Step Four: Observe the Limits of the Law (Chapter 8)

Every agency and client-lawyer relationship is subject to one significant limitation: neither your client’s power of control nor your obligation of loyalty allows either of you to violate the limits or boundsof the law. Both of you remain responsible for the consequences of your conduct as autonomous legal persons.

The limits of the law include several familiar bodies of law that are explicitly incorporated into lawyer code provisions. The most obvious legal limits are created by the criminal law. Tort law, and in particular the law of fraud, creates similar limitations. The law of evidence, which recognizes ;the’client-lawyer privilege and the work product doctrine, is enforced by contempt orders and sanctions when violated. Courts also impose monetary sanctions for violations of procedural rules, such as Rules 11 and 26. Tribunals further exercise their inherent power when they disqualify, disbar, or discipline lawyers, or hold lawyers in contempt.

Lawyer codes impose additional limits on client advocacy. Specific rules ex parfe contact with opponents, define improper inducements to settle a matter, and regulate lawyers who serve as witnesses in client matters.

All of these bodies of law impose limits or bounds that restrain unfettered client allegiance. If you violate these legal limits or fail to [email protected] them to avoid violation by clients, you also may face professional discipline.

Step Five: Recognize Remedies (Chapter 9)

Lawyers owe agency-based fiduciary duties to clients, which trigger equitable as well as legal remedies. These fiduciary duties are the foundation for many of the provisions in lawyer codes, violation of which further triggers professional discipline. Client legal remedies also include claims for breach of contract, malpractice, and breach of fiduciary duty. Equitable remedies -for breaches of fiduciary duty also grant clients presumptions of undue influence and allow them to seek a constructive trust, disqualification or injunctive relief, fee forfeiture, or restoration of pre-contractual rights.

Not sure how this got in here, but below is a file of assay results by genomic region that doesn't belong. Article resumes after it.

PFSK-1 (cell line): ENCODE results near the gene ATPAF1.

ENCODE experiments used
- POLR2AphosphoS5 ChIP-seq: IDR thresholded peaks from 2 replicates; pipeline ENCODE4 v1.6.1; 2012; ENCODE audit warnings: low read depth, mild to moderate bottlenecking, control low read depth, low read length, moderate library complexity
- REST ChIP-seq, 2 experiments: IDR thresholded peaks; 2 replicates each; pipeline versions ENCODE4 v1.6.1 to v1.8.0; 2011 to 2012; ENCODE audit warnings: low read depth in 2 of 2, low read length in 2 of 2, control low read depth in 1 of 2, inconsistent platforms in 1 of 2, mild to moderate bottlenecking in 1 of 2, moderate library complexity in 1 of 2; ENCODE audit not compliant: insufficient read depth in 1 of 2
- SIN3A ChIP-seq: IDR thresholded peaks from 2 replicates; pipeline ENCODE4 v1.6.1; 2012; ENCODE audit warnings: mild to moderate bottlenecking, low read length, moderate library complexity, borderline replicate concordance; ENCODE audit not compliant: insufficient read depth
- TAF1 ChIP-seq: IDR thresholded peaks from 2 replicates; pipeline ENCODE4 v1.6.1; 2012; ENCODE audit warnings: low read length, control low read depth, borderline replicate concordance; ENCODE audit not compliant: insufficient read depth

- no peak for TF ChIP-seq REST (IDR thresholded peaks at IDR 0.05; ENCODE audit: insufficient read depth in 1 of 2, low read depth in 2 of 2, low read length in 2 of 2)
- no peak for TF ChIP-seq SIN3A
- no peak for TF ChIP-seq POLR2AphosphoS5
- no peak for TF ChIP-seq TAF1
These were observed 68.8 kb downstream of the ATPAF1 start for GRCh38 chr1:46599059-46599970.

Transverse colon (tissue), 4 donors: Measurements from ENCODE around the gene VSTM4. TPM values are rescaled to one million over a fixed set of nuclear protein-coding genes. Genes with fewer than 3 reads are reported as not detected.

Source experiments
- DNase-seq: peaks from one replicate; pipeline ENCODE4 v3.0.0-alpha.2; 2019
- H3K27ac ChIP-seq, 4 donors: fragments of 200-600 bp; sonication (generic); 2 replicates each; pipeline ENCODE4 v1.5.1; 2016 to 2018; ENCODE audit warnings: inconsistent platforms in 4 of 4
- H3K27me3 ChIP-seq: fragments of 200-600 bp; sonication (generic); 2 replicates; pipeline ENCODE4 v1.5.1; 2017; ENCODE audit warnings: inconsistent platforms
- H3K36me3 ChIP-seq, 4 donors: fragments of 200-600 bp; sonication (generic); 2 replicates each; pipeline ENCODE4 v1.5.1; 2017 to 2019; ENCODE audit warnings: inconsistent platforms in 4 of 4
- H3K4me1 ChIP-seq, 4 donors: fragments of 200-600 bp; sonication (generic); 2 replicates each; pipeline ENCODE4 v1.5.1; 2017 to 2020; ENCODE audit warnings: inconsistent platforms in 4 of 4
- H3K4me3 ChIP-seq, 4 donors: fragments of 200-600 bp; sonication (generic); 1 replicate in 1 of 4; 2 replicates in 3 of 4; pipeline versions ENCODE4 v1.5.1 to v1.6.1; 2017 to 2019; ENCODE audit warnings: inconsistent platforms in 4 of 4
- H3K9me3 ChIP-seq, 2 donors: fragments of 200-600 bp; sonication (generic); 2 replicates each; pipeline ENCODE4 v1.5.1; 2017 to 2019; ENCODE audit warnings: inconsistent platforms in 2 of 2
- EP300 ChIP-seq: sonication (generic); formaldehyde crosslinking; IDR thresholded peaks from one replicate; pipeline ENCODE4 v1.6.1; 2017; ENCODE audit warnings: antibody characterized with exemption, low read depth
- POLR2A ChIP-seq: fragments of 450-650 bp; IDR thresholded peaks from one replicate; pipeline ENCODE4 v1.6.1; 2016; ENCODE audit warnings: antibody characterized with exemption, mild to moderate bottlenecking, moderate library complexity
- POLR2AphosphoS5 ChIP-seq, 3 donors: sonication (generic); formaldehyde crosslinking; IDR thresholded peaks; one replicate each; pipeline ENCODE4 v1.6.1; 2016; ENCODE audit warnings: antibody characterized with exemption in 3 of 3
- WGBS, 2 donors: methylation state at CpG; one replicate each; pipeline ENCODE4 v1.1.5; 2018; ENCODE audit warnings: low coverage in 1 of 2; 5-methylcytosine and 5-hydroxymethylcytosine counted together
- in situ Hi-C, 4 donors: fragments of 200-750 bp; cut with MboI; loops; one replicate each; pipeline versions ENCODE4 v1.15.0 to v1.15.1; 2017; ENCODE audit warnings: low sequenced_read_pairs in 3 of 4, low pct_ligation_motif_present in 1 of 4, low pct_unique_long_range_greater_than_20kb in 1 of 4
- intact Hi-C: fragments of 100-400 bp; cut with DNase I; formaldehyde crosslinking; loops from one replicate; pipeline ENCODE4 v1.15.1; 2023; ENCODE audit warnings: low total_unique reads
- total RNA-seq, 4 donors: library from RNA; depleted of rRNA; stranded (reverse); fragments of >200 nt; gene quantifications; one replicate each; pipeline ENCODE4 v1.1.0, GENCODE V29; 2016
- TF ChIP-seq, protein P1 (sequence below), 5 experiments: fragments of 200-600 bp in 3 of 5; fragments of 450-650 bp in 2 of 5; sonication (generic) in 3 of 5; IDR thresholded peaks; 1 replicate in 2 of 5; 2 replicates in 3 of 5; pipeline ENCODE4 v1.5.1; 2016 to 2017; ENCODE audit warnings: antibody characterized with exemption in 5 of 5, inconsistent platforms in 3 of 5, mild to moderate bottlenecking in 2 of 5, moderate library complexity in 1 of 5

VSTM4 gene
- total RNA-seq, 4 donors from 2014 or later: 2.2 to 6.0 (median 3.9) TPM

Lawyers who fail to understand a legal limit imposed on unrestrained client advocacy also may be accountable to third-party nonclients. Nonclients can seek tort relief against you if they are identified third-party beneficiaries, invited by you or your client to rely on your legal services, or if you commit crimes or intentional torts against them. In an increasing number of situations, nonclients also seek relief for negligent misrepresentation or aiding and abetting a client’s breach of fiduciary duty. Like, clients, nonclients can file disciplinary complaints, and nonclients involved in litigation also can seek procedural sanctions for frivolous actions or discovery abuse.

Step Six: Judicial Ethics for Lawyers (Chapter 10)

Judicial ethics is an important topic for lawyers because most judges are lawyers, and because lawyers interact with judges and are thereby “indirectly govemed” by the law that governs judicial conduct.

Of course, the lawyer’s role is pMisan: to represent the client’s interests zealously, within the bounds of the law.’ The touchstone ethic for judges is the opposite: impartiality, not partisanship. Like lawyers, judges have obligations of communication, competence, confidentiality, and conflict remediation, but these judicial obligations are intended to promote confidence in the independence, integrity, and impartiality of a public tribunaL2 The lawyer’s reciprocal obligation to respect the impartiality of a tribunal is set out in Model Rule 3.5.